Artwork of the month

July 2020 Fine Arts

Rue au Maire by Jacques Villeglé

With the inauguration at the Mémorial de Caen of the exhibition called The Liberation of Painting, 1945-1962, curated by the Fondation, it is interesting to shine a light on the work of Jacques Villeglé, particularly his torn posters. One of them, recently acquired, features in the last section of the exhibition, which focuses on showing how the Second World War profoundly changed the course of art. By questioning the foundations of traditional painting, the artists of the time sought to make a tabula rasa of the past and use new ways of expressing themselves.

See the artwork in the collection

Jacques Villeglé (Quimper, France, 1926)
Rue au Maire
February 1960
Torn posters mounted on canvas
Signed “villeglé” in the lower right section; with title and dimensions “rue au Maire / 252 x 213.5” on the back of the canvas
252.7 x 212.8 cm

Alan Koppel Gallery, Chicago
Galerie Georges-Philippe Vallois, Paris, 2020

Jacques Villeglé, Rue au Maire, Février 1960

Produced in February 1960 while the Algerian War continued to sour the French political climate, Rue au Maire by Jacques Villeglé implicitly evokes the situation of a colony in the process of acquiring its independence, and a seemingly interminable war. The peace agreement concluded in Europe in 1945 after the surrender of Hitler’s Germany was short-lived: conflict after conflict broke out, some of which would last well into the following decades. While the Korean (1950-1953) and Vietnam (1955-1975) Wars had a limited impact in Europe, it was essentially the war in Indochina (1946-1954) and that in Algeria (1954-1962) which marked the collective consciousness and divided French society. Therefore, in this context, the torn posters around which Jacques Villeglé had built his work since February 1949 often take on a political connotation.1

Raymond Hains, La Colombe de la paix, 1959

A friend of Raymond Hains, whom he met at the Ecole des Beaux-Arts in Rennes in January 1945,2 the pair experimented together on different techniques, ranging from photography to film. It was with Hains that in 1949 he began to take an interest in posters and together they produced several works. Even if they later followed different paths, they remained close and their research often intertwined. It is not surprising therefore that they both turned their attention to the Algerian War. A short time before Villeglé, Hains executed Paix en Algérie 3 in 1956 and other works with pacifist connotations like La Colombe de la paix three years later (FGA-BA-HAINS-0004). Hains had photographed the ruins of Saint-Malo and Dinard in 1944.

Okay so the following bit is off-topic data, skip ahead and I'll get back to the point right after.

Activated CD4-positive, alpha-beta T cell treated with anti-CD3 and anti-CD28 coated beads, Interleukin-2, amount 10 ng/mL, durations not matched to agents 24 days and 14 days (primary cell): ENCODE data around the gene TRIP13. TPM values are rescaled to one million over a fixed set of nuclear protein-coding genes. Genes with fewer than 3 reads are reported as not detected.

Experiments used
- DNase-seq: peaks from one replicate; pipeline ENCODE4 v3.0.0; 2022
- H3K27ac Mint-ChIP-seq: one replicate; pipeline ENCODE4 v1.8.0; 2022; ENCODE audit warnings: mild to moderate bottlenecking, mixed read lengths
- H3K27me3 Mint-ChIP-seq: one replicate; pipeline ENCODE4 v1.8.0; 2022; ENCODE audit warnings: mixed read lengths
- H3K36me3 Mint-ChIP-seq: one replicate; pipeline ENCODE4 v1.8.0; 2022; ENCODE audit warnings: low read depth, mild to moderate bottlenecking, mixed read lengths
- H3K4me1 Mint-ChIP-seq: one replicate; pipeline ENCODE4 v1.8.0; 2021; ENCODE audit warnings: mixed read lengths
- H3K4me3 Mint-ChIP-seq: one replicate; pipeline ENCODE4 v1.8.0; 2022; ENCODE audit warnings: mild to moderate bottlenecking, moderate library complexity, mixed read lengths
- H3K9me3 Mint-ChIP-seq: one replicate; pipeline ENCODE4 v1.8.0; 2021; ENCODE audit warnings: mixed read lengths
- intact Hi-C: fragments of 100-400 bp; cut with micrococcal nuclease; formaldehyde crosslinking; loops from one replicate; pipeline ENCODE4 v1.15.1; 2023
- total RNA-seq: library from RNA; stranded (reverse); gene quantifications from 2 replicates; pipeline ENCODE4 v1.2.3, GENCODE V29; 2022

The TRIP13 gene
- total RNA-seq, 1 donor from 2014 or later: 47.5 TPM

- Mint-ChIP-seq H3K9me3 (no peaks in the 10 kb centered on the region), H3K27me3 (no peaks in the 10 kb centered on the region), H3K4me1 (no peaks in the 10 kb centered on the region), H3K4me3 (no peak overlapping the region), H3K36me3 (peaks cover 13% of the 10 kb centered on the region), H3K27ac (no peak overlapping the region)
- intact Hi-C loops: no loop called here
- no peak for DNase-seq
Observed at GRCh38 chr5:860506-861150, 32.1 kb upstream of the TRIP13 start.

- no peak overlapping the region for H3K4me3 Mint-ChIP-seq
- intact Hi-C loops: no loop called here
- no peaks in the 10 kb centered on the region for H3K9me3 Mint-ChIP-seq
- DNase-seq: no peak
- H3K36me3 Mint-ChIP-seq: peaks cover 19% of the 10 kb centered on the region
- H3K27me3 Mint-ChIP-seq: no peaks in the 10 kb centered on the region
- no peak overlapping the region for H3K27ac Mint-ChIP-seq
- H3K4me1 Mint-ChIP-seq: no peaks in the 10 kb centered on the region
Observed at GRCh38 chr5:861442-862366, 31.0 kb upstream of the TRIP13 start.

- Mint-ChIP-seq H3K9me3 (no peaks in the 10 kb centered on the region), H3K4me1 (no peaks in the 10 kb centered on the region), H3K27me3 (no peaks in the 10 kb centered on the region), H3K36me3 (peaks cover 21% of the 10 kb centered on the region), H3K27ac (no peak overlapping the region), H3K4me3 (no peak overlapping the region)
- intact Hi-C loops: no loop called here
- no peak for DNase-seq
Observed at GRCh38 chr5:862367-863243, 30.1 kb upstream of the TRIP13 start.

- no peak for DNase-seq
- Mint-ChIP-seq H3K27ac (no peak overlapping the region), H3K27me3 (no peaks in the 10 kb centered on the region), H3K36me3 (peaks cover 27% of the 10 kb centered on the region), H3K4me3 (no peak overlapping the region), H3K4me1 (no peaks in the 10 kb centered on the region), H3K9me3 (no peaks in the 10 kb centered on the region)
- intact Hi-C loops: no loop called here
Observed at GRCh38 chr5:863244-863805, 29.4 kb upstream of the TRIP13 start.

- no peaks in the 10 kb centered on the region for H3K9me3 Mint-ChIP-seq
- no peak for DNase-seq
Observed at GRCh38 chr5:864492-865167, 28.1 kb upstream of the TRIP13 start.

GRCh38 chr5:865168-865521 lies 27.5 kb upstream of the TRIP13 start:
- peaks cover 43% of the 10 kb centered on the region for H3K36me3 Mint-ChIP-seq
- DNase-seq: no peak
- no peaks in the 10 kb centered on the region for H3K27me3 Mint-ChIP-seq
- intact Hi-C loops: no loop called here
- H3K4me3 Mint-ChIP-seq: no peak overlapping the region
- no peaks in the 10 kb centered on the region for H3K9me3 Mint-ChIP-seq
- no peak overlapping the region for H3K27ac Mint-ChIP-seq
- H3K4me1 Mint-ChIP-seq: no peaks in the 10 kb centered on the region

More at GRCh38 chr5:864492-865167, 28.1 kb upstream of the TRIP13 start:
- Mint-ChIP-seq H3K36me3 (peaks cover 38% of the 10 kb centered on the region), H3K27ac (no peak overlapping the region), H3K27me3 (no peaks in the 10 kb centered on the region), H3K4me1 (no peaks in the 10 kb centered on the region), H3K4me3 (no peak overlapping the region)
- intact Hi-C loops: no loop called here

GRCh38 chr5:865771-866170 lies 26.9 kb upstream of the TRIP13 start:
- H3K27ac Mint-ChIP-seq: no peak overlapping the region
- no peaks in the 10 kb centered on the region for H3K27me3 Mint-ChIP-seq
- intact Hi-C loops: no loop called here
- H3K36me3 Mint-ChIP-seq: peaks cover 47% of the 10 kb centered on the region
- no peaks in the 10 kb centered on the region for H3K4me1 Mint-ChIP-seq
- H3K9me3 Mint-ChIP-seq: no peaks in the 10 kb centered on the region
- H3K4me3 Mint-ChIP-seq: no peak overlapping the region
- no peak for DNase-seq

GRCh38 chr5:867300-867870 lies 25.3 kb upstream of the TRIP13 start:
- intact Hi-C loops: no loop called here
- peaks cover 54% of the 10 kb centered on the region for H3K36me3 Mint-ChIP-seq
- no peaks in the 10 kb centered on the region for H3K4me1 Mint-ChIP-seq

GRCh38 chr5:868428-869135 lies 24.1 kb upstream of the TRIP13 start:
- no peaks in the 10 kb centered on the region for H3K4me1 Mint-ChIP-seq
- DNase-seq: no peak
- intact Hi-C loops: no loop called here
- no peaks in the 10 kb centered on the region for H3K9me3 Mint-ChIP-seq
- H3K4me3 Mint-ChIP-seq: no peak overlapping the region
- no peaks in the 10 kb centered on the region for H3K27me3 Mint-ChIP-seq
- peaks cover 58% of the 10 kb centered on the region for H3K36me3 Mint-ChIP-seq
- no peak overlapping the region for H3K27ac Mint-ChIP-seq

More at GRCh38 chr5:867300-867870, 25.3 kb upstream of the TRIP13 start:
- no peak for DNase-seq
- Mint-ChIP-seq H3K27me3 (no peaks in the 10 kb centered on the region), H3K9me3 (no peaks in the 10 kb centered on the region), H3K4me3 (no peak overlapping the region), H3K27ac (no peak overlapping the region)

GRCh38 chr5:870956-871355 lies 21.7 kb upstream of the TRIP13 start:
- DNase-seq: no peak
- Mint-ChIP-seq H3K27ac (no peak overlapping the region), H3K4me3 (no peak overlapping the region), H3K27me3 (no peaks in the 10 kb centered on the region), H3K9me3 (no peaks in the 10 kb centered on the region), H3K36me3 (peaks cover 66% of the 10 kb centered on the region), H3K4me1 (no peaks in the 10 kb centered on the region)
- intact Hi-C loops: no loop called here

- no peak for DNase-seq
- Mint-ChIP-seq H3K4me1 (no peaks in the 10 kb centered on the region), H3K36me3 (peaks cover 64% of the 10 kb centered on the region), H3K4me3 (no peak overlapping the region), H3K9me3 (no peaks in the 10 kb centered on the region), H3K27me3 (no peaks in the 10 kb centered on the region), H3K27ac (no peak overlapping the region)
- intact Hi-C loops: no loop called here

Between these two works, the pair presented their first exhibition of torn posters in 1957 at the Galerie Colette Allendy in Paris, where they had made the acquaintance of François Dufrêne three years previously. These various encounters often blossomed into veritable friendships and Jacques Marie-Bertrand Mahé de la Villeglé, to use his full name, created La Baleine blanche with the latter in 1958 (FGA-BA-DUFRE-0002). All three were founding members of the New Realists group in October 1960 alongside Arman, Yves Klein and Jean Tinguely, assembled together around the critic Pierre Restany.4 The concept of “ripping posters” gained recognition in the manifesto signed in Milan on 16 April, which intended to go beyond “easel painting” that “had had its day” and according to that same manifesto, was “currently experiencing the last moments, albeit occasionally sublime, of a long monopoly.”5

François DUFRÊNE, Jacques VILLEGLÉ, La Baleine blanche, 1958

Since the late 1940s, Villeglé had worked tirelessly on posters, which became the primary material of his creative gesture. Considered a poor material, paper was in fact, a still rare commodity in France in the immediate post-war period. Between shortages and rationing, “paper [was] lacking” even if “advertising [was] king. The advertising poster, which benefits from the most expensive paper, illuminate[d] the sad and darkened facades of cities.”6

Jacques VILLEGLÉ, Boulevard Saint-Martin, Août 1959

Whether advertising or political, posters were omnipresent during the thirty-year post-war boom in France and adorned not only the urban landscape but also the countryside. Posters were everywhere and provided Villeglé with a plentiful supply of material that he appropriated. For him, the torn poster, which was as much the fruit of chance as it was of spontaneity, was a work in itself. The paper torn from walls and advertising panels was generally used without alterations. It was torn and then brought back to the studio and mounted onto a support without any modification to the material. “Although he refute[d] any conscious composition”, Villeglé “admit[ted] having sometimes given ‘some help to the tearing’.”7 While he sought to efface himself as much as possible and believed that the work could be the result of an “anonymous plastic gesture”,8 in 1959, he conceptualized this way of thinking and doing under the title “Anonymous Ripper”: “I keep my distance from the act of painting and pasting, and take the non-premeditation for an inexhaustible source of art, an art worthy of museums. I consider as positive the result obtained by any passer-by who rips posters, without there being any aesthetic intention on their part; but I hold the choice in great esteem.”9